Monday 9 June 2014

The Ballad of Freddy and Sammy

Freddy Flintoff is attempting a comeback to county representative cricket, he says for the joy of the game. Darren Sammy has just retired from Test cricket, he says because the selectors won't pick him. I say bully for Freddy and boo to Sammy.

One of the many things I like about Greg Matthews is that he says he has never retired. If they want to pick him, he's fit and ready to play.

I'm a fan of Darren Sammy. I never had any problem seeing why they kept picking him and I would see no problem with continuing to pick him. He's not much of a bowler, but over a long period he's consistently been the third or fourth best the West Indies have had at the time. He can't really bat, I wouldn't rely on him, but every now and again he goes off, at least as frequently and successfully as you could reasonably expect from your number eight. He can field, he conducts himself well in public, he looks cool, and he might as well captain the side. I don't see a problem.

But they dropped him. Meh. Maybe they had to, maybe they'll regret it. But, apparently, Darren's not hanging around to find out. None of this going back to first class cricket and putting the performances on the board for Mr Sammy. No sir. He's read the paper. He's not good enough. Goes to show no good comes from reading the paper.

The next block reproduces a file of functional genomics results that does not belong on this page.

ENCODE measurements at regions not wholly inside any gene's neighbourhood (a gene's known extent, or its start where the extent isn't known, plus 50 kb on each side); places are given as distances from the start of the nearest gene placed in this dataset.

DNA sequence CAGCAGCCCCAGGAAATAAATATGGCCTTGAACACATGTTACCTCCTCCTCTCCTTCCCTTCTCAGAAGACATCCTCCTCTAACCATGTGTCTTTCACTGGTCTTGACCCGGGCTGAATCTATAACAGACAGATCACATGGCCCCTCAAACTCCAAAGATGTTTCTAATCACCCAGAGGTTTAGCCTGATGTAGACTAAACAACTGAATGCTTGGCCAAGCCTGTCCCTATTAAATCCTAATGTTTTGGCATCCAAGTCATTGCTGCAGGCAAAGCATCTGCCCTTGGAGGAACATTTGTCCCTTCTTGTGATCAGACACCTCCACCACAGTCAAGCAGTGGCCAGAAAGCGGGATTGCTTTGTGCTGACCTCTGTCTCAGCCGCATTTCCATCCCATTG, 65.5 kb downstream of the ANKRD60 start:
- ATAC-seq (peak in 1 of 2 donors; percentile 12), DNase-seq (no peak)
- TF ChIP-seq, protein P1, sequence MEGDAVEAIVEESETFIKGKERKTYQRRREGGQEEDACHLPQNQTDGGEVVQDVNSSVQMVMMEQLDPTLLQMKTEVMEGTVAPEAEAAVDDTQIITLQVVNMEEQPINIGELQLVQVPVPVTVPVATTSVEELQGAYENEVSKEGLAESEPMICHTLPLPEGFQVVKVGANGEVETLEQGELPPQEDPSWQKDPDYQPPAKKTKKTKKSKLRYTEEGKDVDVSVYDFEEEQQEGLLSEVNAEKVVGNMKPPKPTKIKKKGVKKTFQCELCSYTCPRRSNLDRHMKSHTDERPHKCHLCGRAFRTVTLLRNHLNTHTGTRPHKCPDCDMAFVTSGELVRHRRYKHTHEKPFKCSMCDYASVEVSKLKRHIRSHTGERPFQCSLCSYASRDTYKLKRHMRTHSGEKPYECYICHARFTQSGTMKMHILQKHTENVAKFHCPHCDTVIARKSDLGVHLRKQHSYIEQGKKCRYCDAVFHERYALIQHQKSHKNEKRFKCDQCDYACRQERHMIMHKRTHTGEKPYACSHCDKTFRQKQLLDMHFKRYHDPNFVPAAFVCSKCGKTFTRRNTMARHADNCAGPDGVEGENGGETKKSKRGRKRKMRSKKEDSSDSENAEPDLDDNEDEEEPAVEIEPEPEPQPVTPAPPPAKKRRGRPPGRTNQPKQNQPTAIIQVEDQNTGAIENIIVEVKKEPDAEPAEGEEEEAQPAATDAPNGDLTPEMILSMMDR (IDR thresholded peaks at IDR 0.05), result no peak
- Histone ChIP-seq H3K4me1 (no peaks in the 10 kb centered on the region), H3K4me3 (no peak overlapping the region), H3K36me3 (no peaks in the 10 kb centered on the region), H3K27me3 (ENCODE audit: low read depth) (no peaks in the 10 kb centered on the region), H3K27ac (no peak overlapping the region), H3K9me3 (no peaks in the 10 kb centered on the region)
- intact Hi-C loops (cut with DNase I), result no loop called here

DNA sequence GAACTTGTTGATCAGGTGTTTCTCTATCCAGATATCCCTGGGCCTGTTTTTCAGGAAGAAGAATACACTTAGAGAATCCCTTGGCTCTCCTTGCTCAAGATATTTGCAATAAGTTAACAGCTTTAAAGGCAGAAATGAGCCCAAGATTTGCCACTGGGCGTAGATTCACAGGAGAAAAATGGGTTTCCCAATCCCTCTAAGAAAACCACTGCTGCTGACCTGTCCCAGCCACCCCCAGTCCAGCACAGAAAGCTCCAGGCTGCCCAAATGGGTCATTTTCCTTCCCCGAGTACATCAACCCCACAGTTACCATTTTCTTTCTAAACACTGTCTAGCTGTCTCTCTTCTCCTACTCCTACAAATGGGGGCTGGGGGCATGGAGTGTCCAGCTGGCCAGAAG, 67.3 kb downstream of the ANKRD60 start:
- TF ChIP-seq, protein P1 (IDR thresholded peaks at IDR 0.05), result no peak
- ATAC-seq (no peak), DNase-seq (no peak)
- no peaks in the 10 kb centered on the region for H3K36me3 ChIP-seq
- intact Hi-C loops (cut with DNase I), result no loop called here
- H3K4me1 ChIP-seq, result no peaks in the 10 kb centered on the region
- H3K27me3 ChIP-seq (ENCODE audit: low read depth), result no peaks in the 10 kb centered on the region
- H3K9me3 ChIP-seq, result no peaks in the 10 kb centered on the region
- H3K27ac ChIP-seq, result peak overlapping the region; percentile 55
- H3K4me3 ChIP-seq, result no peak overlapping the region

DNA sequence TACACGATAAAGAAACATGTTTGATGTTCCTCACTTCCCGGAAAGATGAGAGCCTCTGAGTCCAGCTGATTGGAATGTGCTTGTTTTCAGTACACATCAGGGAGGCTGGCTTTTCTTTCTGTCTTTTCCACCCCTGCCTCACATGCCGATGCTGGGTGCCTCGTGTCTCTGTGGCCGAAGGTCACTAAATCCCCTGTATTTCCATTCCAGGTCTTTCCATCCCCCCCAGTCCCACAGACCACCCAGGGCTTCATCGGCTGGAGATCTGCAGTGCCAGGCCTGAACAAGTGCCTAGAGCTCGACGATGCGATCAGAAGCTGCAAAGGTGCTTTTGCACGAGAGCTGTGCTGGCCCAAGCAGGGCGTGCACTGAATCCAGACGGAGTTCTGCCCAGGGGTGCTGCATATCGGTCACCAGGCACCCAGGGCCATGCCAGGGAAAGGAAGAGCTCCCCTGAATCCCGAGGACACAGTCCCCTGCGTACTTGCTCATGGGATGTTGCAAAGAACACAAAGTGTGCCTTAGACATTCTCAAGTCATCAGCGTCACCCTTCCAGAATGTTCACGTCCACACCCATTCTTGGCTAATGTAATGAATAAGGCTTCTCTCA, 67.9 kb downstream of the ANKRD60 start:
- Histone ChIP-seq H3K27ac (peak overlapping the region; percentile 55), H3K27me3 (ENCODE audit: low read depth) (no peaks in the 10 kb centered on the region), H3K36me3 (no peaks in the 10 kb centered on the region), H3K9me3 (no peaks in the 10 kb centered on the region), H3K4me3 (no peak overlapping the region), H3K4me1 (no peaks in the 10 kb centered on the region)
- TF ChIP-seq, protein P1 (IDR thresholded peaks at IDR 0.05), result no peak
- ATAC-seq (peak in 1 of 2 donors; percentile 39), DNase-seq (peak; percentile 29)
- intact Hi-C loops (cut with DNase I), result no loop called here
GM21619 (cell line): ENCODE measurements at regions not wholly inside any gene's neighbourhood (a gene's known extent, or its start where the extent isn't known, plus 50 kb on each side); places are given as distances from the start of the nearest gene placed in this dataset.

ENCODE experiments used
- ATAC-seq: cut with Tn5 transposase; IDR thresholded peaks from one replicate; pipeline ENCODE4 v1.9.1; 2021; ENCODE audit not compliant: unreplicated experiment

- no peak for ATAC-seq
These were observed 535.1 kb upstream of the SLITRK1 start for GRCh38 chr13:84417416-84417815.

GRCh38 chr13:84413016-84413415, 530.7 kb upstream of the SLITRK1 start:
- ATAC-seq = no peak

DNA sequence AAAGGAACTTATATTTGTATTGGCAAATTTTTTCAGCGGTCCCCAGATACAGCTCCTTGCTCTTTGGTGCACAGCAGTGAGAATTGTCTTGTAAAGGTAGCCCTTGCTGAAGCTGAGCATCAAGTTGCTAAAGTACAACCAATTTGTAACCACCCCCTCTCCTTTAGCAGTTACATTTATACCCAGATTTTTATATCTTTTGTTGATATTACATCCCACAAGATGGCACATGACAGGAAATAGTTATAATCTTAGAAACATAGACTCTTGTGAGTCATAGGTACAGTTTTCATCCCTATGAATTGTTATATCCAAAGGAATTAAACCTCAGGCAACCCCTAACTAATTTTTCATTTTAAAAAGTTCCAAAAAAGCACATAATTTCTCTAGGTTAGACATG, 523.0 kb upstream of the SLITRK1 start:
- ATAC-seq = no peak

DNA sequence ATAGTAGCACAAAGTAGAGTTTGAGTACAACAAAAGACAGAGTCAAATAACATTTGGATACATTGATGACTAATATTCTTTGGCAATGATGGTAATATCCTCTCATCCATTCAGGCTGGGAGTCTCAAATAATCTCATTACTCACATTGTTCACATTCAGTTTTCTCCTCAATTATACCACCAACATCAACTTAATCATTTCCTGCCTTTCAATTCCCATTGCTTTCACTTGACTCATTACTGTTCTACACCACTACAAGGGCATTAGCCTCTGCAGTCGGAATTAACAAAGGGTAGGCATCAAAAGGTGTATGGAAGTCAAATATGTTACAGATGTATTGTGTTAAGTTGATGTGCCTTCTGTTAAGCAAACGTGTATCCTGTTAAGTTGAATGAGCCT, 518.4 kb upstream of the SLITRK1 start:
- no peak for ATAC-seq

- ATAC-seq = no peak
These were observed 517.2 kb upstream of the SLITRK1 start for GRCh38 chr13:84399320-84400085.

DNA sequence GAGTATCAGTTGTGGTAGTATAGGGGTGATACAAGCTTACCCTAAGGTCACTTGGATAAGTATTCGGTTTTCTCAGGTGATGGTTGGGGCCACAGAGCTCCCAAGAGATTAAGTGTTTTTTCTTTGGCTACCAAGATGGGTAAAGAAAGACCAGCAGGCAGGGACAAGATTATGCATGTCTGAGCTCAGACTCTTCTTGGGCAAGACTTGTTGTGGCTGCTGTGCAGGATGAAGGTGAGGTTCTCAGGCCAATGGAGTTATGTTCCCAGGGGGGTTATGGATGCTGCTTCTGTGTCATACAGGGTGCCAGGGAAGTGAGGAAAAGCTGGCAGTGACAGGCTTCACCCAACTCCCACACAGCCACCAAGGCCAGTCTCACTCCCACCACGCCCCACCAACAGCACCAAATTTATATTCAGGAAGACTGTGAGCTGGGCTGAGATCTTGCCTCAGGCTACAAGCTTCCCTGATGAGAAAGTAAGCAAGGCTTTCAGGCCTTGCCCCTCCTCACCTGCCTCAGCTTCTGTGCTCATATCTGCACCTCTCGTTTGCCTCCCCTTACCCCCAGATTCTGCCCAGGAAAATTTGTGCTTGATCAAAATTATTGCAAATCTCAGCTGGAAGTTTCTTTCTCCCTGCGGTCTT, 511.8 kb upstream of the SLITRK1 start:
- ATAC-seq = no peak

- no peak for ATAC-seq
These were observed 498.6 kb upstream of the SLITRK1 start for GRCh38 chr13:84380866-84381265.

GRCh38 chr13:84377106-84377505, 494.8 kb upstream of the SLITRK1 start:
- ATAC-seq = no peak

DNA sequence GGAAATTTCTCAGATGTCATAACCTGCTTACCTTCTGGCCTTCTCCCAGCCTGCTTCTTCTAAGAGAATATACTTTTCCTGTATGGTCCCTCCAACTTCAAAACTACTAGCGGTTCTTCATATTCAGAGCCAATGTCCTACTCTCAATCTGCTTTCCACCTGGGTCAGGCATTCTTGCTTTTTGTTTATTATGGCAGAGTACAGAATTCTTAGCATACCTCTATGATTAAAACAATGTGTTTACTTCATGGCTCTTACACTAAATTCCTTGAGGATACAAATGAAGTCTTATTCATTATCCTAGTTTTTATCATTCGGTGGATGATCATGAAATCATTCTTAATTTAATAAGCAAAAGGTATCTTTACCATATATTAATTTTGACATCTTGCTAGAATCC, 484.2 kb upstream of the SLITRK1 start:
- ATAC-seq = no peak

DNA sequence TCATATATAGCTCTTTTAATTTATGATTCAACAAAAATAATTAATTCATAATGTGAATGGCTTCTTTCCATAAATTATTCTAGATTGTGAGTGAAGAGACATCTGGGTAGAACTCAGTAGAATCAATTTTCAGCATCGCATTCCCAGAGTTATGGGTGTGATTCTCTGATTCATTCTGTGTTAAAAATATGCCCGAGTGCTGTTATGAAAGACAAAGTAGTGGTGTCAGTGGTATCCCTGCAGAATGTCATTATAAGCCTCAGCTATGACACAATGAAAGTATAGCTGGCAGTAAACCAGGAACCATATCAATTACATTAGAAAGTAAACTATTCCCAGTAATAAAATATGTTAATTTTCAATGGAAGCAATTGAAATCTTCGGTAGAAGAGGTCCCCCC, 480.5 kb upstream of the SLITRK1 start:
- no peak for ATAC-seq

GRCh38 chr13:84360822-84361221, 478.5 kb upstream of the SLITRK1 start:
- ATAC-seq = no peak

It is a shame for West Indies cricket, though.

Surely Sammy of all people understands the value of selection pressure and the importance of competition for places to the good health of a cricket team. It would be better if he had returned quietly to first class cricket and gave every other player in the West Indies the impression that if they wanted to get into the Test team they'd need to be shit-hot to get past him, whether he believed it true or not. I don't see how it is helping anyone to go holding up his little cardboard sign, no matter how passive aggressive he wants to be about it.

Meanwhile in England Flintoff is getting sage advice from has-beens and never-weres that maybe he ought to think twice, that maybe he's not good enough any more, indeed that maybe 'the game has moved on' in such a way that it is now unfathomable to poor old Fred. Ridiculous.

He had the talent, and so he still has the talent. He's the age that most decent players are still running around. Even mediocre cricketers commonly play well past age 36 in county cricket. Not just those loafing batsmen, either.

Bowlers playing past their mid-thirties include seriously quick bowlers like Lee and Nannes. There is no reason that a 36-year-old cannot condition his body to bowl fast medium. He's had a nice long rest.

It strikes me that some of the nay-saying going on has something to do with not spoiling the legend. Lets face it the poms think of 2005 the way older men recall that one great root they had in their twenties. Its an image not to be sullied.

The good news is that these romantic fools have nothing to concern themselves over. There is no need to worry that Fred is going to bespoil his exalted status now – he's been working on that for years! He's been there, done that and made it into a television show.

The lad can play though. Just let him play.

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